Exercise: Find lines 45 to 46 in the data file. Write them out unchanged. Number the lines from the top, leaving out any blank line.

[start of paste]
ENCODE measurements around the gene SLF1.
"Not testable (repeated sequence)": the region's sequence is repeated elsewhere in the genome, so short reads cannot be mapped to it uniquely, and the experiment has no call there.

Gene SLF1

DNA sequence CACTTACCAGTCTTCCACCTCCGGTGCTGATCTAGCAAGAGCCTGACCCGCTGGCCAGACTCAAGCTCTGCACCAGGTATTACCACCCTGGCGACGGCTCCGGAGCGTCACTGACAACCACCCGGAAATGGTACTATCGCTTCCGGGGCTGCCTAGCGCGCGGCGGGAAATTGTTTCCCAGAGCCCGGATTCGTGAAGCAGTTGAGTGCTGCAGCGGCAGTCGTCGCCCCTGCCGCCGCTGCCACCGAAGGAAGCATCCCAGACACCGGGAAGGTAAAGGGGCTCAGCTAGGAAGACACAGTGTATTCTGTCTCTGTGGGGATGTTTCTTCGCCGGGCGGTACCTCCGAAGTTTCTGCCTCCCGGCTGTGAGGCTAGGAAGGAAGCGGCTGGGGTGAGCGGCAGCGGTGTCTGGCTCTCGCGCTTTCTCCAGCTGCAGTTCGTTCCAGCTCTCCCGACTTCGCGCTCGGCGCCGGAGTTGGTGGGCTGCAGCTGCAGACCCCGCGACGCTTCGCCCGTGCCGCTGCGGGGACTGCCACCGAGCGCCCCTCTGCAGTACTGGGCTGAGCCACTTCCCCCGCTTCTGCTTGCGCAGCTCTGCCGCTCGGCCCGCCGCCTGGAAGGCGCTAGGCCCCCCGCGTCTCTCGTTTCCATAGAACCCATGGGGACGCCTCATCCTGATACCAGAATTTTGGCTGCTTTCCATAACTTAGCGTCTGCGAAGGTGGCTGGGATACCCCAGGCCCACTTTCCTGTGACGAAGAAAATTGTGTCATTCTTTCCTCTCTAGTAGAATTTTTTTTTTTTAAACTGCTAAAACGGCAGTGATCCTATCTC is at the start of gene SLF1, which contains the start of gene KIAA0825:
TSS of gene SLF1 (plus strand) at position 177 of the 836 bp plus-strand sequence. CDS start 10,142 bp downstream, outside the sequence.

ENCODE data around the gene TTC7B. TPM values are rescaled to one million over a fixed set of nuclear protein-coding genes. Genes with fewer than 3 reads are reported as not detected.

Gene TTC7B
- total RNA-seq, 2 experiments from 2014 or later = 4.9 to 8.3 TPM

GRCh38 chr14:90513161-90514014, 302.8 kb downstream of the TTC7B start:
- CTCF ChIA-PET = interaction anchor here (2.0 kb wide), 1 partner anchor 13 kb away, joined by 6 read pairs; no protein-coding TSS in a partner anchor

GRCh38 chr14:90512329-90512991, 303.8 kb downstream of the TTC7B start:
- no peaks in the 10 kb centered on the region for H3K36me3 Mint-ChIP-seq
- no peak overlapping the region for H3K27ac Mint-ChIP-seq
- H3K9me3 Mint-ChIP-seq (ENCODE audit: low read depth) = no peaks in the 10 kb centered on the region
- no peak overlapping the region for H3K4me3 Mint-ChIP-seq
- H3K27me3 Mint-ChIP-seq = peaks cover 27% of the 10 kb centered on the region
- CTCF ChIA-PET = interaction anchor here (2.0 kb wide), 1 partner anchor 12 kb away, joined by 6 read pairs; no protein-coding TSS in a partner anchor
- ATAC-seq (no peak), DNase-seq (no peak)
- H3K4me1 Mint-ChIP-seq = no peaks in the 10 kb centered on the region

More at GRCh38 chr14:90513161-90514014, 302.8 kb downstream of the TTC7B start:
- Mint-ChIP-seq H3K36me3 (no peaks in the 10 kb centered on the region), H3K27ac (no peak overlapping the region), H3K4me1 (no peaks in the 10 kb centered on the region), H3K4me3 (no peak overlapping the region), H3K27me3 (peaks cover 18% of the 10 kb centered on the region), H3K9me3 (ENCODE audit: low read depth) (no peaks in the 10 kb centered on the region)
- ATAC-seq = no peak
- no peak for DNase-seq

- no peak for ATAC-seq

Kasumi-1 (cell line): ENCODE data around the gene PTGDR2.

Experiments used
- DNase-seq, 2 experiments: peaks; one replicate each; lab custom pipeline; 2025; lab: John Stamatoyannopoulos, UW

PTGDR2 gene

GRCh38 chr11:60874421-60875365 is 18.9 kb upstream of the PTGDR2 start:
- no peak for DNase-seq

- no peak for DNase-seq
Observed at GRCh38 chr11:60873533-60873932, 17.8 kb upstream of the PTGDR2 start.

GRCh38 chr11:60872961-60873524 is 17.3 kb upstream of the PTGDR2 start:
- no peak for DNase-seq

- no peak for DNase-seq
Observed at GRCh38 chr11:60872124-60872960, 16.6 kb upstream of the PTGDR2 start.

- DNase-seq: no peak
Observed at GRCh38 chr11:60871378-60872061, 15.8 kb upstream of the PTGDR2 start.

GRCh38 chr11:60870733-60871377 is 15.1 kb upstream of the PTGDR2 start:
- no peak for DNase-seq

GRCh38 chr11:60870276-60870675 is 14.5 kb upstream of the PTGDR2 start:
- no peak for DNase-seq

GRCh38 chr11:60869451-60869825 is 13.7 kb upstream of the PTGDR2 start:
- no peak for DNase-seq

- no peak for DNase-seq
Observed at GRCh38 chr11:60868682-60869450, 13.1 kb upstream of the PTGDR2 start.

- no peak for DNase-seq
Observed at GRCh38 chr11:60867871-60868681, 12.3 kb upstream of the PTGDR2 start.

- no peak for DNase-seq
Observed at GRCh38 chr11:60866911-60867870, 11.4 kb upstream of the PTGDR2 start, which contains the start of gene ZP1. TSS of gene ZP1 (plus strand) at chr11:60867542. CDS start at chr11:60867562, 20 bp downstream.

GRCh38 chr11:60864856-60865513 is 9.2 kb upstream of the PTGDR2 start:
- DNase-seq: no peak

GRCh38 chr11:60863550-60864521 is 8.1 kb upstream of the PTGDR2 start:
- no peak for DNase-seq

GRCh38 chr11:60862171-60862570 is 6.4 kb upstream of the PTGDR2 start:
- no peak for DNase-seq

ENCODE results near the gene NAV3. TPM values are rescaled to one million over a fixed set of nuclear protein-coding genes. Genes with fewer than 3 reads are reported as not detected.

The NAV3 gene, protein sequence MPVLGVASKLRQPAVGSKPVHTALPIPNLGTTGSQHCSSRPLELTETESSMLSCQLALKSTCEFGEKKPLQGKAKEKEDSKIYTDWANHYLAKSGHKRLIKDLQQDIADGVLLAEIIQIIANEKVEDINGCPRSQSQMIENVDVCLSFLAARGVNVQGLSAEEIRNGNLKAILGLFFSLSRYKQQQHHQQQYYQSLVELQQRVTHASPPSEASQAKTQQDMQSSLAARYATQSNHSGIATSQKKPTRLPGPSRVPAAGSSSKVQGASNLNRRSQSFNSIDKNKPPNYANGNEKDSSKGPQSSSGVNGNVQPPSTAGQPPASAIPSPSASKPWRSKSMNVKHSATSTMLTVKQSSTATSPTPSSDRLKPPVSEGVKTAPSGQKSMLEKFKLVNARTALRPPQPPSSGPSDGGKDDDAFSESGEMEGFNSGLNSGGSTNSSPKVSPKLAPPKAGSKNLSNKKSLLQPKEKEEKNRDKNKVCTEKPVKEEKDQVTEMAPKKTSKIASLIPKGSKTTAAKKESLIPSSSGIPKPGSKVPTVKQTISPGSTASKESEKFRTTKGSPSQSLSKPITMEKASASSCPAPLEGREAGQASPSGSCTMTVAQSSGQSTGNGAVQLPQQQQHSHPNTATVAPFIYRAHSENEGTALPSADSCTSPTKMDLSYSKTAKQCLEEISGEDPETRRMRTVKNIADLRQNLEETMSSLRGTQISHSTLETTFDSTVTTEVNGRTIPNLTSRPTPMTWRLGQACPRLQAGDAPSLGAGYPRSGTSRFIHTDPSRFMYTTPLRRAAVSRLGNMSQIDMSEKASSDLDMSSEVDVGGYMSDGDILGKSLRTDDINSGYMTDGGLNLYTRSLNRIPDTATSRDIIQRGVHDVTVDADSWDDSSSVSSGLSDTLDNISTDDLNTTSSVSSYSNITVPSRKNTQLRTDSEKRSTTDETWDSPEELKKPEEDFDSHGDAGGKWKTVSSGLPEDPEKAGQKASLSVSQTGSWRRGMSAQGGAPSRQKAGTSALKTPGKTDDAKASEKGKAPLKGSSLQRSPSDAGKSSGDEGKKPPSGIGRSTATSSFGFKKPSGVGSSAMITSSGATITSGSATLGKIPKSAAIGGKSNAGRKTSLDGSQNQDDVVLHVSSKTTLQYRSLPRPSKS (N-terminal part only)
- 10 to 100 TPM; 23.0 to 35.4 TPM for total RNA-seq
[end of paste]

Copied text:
- no peak for DNase-seq
Observed at GRCh38 chr11:60868682-60869450, 13.1 kb upstream of the PTGDR2 start.